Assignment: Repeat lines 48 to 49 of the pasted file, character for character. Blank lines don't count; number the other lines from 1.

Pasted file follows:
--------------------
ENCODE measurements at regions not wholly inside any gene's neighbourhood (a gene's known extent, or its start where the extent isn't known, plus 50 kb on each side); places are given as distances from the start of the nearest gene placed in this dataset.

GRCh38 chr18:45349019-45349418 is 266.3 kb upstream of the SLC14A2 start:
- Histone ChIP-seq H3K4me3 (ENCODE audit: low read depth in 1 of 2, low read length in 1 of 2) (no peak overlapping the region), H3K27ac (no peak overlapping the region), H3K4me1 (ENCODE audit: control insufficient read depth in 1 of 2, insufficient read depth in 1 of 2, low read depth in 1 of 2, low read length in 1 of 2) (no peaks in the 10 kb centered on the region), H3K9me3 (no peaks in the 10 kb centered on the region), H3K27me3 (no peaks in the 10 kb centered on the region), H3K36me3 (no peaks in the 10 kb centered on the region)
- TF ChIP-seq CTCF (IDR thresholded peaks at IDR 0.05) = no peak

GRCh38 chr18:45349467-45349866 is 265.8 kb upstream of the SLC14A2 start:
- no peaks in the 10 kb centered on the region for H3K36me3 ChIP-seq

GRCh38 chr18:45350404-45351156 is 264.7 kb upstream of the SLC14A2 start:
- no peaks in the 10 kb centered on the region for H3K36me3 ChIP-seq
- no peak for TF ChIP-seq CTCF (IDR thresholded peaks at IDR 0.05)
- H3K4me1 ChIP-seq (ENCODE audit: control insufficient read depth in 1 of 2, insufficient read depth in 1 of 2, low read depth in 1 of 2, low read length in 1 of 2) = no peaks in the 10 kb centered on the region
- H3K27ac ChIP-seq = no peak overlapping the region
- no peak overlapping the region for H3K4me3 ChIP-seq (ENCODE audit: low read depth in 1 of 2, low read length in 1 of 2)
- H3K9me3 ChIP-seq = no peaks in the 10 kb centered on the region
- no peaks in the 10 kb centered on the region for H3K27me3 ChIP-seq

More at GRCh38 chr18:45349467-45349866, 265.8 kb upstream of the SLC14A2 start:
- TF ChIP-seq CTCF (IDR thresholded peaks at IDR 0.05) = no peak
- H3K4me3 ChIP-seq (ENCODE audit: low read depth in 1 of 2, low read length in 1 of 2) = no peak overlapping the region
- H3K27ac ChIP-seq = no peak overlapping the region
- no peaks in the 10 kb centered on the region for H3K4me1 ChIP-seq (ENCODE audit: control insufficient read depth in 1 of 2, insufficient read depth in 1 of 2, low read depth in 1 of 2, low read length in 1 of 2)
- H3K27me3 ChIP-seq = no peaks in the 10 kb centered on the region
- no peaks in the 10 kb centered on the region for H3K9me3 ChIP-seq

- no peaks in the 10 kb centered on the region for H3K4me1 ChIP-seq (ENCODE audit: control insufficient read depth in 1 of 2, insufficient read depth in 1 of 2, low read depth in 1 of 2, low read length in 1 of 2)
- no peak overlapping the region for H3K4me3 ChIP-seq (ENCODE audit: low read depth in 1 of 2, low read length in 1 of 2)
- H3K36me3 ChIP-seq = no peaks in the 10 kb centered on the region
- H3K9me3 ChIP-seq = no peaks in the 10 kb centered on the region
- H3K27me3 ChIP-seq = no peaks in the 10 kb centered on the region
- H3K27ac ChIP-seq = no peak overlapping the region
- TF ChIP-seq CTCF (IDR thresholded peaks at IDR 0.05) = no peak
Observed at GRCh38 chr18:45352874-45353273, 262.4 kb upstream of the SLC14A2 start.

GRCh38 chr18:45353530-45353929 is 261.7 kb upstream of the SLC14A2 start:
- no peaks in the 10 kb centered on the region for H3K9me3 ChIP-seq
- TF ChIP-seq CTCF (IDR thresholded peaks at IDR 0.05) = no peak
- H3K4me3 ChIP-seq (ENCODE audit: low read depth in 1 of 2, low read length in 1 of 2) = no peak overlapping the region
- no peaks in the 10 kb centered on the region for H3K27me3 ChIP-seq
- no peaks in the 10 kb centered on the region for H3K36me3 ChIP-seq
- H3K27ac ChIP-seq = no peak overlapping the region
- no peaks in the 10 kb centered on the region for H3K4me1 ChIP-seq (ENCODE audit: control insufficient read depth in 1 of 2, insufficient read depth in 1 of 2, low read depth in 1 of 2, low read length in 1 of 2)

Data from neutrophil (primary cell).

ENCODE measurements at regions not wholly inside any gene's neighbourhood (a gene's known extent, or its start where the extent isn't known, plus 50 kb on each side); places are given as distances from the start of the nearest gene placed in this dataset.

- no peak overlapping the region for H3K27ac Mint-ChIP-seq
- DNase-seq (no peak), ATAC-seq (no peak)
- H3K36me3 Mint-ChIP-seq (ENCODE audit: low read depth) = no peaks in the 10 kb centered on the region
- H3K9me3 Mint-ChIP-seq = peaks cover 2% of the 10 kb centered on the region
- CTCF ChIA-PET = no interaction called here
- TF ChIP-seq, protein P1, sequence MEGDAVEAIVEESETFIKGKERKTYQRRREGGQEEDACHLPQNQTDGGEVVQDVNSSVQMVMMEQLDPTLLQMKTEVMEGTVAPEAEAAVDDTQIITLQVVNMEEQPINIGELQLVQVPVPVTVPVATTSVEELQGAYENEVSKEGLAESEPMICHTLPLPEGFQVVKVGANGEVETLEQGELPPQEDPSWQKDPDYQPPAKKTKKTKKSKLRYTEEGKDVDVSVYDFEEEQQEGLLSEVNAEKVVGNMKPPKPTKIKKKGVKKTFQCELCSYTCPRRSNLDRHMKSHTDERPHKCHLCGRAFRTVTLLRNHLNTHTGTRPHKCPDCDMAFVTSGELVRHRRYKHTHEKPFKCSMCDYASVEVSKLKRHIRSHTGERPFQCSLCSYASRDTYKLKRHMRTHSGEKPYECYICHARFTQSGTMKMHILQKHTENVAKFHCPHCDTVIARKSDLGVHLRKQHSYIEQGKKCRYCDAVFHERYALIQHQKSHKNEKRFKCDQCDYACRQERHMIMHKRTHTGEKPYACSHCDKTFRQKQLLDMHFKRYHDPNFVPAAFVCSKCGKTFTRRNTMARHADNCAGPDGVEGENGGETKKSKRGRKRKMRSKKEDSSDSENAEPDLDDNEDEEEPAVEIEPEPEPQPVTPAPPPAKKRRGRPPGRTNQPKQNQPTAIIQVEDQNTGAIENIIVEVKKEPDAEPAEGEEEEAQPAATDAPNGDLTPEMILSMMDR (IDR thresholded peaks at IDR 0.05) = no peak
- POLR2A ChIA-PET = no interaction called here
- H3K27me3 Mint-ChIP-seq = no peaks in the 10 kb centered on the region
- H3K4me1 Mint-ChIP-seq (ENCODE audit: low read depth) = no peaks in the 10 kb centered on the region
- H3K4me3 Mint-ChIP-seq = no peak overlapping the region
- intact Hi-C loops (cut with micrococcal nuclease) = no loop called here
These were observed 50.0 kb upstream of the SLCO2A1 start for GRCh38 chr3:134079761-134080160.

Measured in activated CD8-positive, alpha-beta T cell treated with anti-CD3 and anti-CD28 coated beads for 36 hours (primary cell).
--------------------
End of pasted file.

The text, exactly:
- H3K4me1 Mint-ChIP-seq (ENCODE audit: low read depth) = no peaks in the 10 kb centered on the region
- H3K4me3 Mint-ChIP-seq = no peak overlapping the region